It appears our fears that machines would steal our jobs were grossly misplaced. Or, is that what machines want us to think?

Joking aside, the dollar amount flowing into the research and development of artificial intelligence (AI) is huge—exceeding $30 billion a year according to reports by McKinsey and PWC. With big players like Amazon, Google, Facebook, Microsoft and Apple investing the most, the race is on for the future of AI. So far though, the hype around AI hasn’t quite lived up to reality.

Both McKinsey Global Institute and MIT/Boston Consulting Group have reported that only about 20 percent of companies have put AI technology to use in a meaningful way. So while the devices in our hands can perform facial recognition, there are still many more developments to come.


With its ability to parse through raw data to make informed inferences, artificial intelligence seems tailor-made to impact healthcare for many years. So far, machines have been trained on huge datasets, where most of the potential insight has been buried. For instance, machine learning, a branch of AI specializing in data analysis, is particularly well-suited to image recognition.

In fact, diagnostic support is one of the more promising areas of development in the near-term since it could aid or augment physicians’ diagnoses. AI is already being used in early detection such as enabling review and translation of mammograms 30 times faster than physicians with 99 percent accuracy, according to a 2016 study published in the journal Cancer.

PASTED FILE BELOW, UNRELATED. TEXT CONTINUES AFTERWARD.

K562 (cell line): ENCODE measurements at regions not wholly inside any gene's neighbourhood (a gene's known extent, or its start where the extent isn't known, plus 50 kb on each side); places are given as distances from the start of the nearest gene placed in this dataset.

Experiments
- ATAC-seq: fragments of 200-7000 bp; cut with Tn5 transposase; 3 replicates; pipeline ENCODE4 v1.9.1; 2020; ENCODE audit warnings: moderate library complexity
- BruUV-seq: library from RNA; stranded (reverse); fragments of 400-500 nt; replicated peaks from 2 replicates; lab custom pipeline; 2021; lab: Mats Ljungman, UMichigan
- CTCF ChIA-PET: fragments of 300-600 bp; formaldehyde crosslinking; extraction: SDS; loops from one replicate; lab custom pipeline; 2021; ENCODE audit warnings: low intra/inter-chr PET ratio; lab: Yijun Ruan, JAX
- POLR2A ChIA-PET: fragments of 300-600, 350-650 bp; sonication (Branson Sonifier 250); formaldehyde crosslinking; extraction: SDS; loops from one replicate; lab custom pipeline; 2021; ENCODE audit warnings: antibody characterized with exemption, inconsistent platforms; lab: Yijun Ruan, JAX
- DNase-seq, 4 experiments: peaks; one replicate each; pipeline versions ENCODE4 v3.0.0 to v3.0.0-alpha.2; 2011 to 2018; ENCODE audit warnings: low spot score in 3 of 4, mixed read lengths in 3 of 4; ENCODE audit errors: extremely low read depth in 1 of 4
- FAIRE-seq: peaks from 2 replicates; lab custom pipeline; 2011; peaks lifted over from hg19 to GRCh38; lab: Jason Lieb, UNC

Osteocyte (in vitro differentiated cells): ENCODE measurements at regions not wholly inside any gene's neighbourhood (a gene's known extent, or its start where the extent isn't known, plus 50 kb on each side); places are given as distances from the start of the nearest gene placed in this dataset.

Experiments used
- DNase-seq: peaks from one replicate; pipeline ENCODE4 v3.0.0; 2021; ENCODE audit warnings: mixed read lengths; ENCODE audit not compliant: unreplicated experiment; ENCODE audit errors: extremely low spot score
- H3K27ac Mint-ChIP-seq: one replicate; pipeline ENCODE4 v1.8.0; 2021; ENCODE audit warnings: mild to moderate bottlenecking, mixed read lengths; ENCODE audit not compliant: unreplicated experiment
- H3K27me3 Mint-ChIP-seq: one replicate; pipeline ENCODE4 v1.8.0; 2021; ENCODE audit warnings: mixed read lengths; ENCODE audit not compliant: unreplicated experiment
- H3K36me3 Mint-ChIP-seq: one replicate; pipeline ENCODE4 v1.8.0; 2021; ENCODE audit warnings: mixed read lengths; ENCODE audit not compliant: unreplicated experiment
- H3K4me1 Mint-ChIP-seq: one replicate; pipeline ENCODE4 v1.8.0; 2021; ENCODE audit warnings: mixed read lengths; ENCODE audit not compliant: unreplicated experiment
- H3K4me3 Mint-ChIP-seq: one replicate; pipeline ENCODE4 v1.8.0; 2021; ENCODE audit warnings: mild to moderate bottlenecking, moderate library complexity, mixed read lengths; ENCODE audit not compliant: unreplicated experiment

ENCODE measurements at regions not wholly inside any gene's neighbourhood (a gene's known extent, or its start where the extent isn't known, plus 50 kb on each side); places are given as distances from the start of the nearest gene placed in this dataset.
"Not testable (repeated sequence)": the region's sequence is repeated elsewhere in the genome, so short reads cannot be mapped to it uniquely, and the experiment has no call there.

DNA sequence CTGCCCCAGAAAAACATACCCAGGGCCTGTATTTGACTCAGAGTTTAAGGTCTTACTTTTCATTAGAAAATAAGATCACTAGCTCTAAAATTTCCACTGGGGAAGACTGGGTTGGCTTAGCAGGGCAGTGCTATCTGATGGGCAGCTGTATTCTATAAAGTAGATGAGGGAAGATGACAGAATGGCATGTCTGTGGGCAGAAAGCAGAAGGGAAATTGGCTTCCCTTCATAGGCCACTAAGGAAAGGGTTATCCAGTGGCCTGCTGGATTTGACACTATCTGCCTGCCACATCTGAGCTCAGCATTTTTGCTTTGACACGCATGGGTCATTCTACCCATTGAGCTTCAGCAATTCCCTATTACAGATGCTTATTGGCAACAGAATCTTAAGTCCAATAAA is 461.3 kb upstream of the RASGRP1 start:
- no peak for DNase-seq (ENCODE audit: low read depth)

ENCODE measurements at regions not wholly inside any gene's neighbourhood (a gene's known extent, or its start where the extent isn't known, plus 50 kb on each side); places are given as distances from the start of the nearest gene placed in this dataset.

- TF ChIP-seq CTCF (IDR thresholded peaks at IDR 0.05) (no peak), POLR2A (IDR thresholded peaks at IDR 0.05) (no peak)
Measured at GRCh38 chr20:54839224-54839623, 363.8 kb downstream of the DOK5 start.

In the near future, it isn’t hard to imagine AI being a transformative force in alleviating the time it takes to read imaging results for thousands of practitioners. Although machines aren’t likely to take over for radiologists anytime soon, if they are equally as accurate as humans, it might not be long until they’re working hand-in-hand.

AI is also showing promise in tackling some of the bigger problems in healthcare, such as identifying similarities or connections between healthy and sick patients from massive biological data.

Despite the significant investments in AI, making machine learning pay off in more practical ways for physicians will take time. One reason is because the iteration process applied to healthcare has typically started with ideas or possibilities rather than how to meet the needs of clinicians. While the industry might want to implement innovative technology applications, change isn’t coming quite as fast as in other sectors.

Case in point, as recently as 2013, nearly half of all physicians in the U.S. still relied on paper records for patient care, according to a report by Kaiser Health News. Outdated fax machines have yet to be replaced in healthcare primarily because they are secure and reliable, whereas email isn’t.


Perhaps the most promising and hoped for innovation potential of AI in healthcare will be the ability to alleviate the increased time demands on physicians and combat burnout, which is growing disconcertingly high.